Aaron Dominguez is pictured in front of Shahan Hall (1949), left, and McGivney Hall (1957).
Aaron Dominguez is pictured in front of Shahan Hall (1949), left, and McGivney Hall (1957).

Recounting History in Dialects and Accents

By Aaron Dominguez

Walk the campus of The Catholic University of America for 20 minutes and you will get a casual but vivid lesson in nearly 250 years of socioeconomic evolution in the United States. The names of our forebears surround us, carved into the very buildings in which we work and study. Each represents a part of the rich legacy of American Catholicism as a universal (catholic) church.

College campuses across the country can recount a similar history, in their own dialects and accents. At Catholic University, maybe unsurprisingly, much of the early part of our story has a distinct Irish brogue.

McMahon, Shahan, Maloney, O’Boyle, Reardon, and Ryan; these names look down on our students, faculty, and visitors from above the doors of many of our early buildings. Leahy, McGivney, O’Connell, McCort ….

While the names honor benefactors and leaders of the Catholic Church in America, they also recall the obstacles many generations of Irish Americans confronted after the “Great Shame” of the 1845–49 potato famine, and “Irish Need Not Apply” hostility that greeted thousands who landed on these shores.

Turn another corner and we see a change in the derivation of surnames encountered — Camelier, Carlini, DuFour, Hartke, Pangborn, Pryzbyla. These names also reflect the time and pace with which other immigrant communities made a home for themselves in America.

I do not consider myself a pioneer, though I acknowledge that I am the first Hispanic provost in the history of Catholic University. And I am happy that of the roughly 17 million college students enrolled in the U.S. today, more than two million are Hispanic.

As part of the newest chapter of our story, Catholic University welcomed more than 150 first-generation, first-year students to campus in fall 2019, many of whom have surnames that more closely resemble my own — a rate that I hope and expect will become a trend. I can say this with confidence because The Catholic University of America is a place of opportunity, where we fulfill the challenge given to us by Pope Leo XIII that “every department of learning in this same University be so constituted that … youth may have equal opportunity to fulfill a novel desire for knowledge.”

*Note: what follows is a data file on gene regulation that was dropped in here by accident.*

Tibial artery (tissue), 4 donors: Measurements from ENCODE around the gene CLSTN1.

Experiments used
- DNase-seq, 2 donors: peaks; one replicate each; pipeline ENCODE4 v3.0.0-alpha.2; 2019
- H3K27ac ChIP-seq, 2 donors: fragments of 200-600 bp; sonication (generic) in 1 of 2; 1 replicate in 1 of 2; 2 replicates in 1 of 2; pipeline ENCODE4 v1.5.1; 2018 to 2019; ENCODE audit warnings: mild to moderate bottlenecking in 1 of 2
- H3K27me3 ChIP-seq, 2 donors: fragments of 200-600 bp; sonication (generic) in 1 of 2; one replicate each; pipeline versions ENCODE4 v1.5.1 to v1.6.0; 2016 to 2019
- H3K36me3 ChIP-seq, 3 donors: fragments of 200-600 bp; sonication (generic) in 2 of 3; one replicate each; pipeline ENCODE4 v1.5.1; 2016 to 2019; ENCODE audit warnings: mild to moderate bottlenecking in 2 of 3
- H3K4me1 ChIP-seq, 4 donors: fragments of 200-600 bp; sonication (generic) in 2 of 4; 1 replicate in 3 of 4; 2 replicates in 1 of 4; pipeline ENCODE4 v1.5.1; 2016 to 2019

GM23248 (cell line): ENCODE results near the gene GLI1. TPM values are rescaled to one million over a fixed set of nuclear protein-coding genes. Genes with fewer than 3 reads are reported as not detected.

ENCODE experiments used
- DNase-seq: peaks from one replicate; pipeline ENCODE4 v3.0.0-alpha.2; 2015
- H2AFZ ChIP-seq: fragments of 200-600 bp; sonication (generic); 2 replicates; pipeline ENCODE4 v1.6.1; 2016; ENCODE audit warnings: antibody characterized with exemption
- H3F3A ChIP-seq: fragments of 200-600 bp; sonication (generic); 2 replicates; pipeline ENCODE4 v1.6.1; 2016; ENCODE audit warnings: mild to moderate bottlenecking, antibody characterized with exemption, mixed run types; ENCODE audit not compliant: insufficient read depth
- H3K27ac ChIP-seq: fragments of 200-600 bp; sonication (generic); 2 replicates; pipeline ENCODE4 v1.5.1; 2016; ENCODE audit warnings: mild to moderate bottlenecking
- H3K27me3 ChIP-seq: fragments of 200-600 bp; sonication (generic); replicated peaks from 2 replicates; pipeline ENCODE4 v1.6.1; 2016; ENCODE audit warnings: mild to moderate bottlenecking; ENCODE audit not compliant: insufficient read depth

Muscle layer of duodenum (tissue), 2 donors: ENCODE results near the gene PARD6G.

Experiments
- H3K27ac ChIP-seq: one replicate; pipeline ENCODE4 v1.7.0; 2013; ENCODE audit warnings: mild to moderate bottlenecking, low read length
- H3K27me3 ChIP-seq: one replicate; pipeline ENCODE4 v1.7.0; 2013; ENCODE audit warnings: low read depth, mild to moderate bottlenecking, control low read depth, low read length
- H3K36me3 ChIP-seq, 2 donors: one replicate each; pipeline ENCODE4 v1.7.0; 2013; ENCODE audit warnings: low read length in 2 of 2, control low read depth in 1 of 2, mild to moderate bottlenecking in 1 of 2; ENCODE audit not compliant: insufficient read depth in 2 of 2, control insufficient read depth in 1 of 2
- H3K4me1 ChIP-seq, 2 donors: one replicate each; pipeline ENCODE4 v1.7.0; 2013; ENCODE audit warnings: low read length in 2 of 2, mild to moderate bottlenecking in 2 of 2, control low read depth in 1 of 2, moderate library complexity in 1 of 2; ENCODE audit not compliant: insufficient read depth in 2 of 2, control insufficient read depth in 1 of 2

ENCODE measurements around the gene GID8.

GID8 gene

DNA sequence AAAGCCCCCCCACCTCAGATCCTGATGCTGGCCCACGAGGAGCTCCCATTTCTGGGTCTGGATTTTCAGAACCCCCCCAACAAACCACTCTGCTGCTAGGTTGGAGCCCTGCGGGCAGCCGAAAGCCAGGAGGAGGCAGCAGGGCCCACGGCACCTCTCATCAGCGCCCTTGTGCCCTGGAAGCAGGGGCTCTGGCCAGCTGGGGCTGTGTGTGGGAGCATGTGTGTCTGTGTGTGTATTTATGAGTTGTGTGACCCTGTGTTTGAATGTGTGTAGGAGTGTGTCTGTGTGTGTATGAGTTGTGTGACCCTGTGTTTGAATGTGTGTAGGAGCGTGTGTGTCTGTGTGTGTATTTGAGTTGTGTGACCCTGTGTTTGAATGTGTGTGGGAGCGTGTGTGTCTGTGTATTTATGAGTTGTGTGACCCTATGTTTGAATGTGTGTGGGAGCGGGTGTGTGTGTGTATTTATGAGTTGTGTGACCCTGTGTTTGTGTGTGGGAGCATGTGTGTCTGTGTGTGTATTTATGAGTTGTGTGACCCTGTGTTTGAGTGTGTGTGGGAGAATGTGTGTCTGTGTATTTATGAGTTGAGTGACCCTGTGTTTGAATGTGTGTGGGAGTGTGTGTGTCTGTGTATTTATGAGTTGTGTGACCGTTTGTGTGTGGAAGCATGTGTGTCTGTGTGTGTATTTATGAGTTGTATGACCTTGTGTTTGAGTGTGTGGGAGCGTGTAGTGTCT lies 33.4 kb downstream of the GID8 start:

To do otherwise is to ignore the past and deny the future. At a recent conference I attended, a map was shown of congressional districts in the United States that had at least one Hispanic-serving school. They covered nearly the entire country. These students come primarily from Catholic families, like my own. This is the future of our country and our Church. It is also the future of our university and many others.

Catholic University is constantly changing and yet stays constant. What began as a graduate college for priests has grown and become something much bigger, broader, and more catholic exactly because it remains Catholic. We will continue to welcome new generations and new members into our family, and they will continue to enrich us.

Last fall, my colleague Trevor Lipscombe, director of our University press, published a commentary in TIME discussing how nearing a century ago another distressed people fled Europe to the United States, displaced by political, racial and religious persecution and violence. Later — often through their scholarship at American research universities — they helped ensure that America won the scientific, engineering, and manufacturing race that ended World War II.

Back on our own campus, I think on how the limestone of many of our historic buildings was cut by immigrants who found work in the quarries of the American Midwest. The fine masonry and carpentry was the work of immigrant craftsmen, and the grounds and gardens — then as now — were tended by immigrants. They and their descendants, and I am one, have found educations and a better life here in America.

The litany of names and their histories tell a beautiful story of the all-encompassing love of God. In this way, The Catholic University of America’s narrative truly reflects the character of the pilgrim Church on earth. We are a collective caravan of the people of God, each of us unique, but all are pilgrims together, all foreigners in this earthly life.

On this pilgrimage, we are united not by what we bring with us to the road, but by our shared and boundless love of God, and our journey is toward our true homeland in Heaven, sustained by his love.

The founders of this University asked of us that we be Catholic in identity and not just name: The teaching of the University should be faithfully Catholic, conformed in all things to the creed of the Church and the decisions of the Holy See.

The pilgrim identity of the Church was most recently described by Pope Francis, when he said, “The Church is not a static reality, but continually journeys throughout history to the final and marvelous goal, which is the Kingdom of Heaven.”

May The Catholic University of America be a place that welcomes every pilgrim to join us on our journey home.

A particle physicist, Aaron Dominguez worked at CERN during the Nobel Prize-winning search for the Higgs boson. He became the University’s provost in July 2019.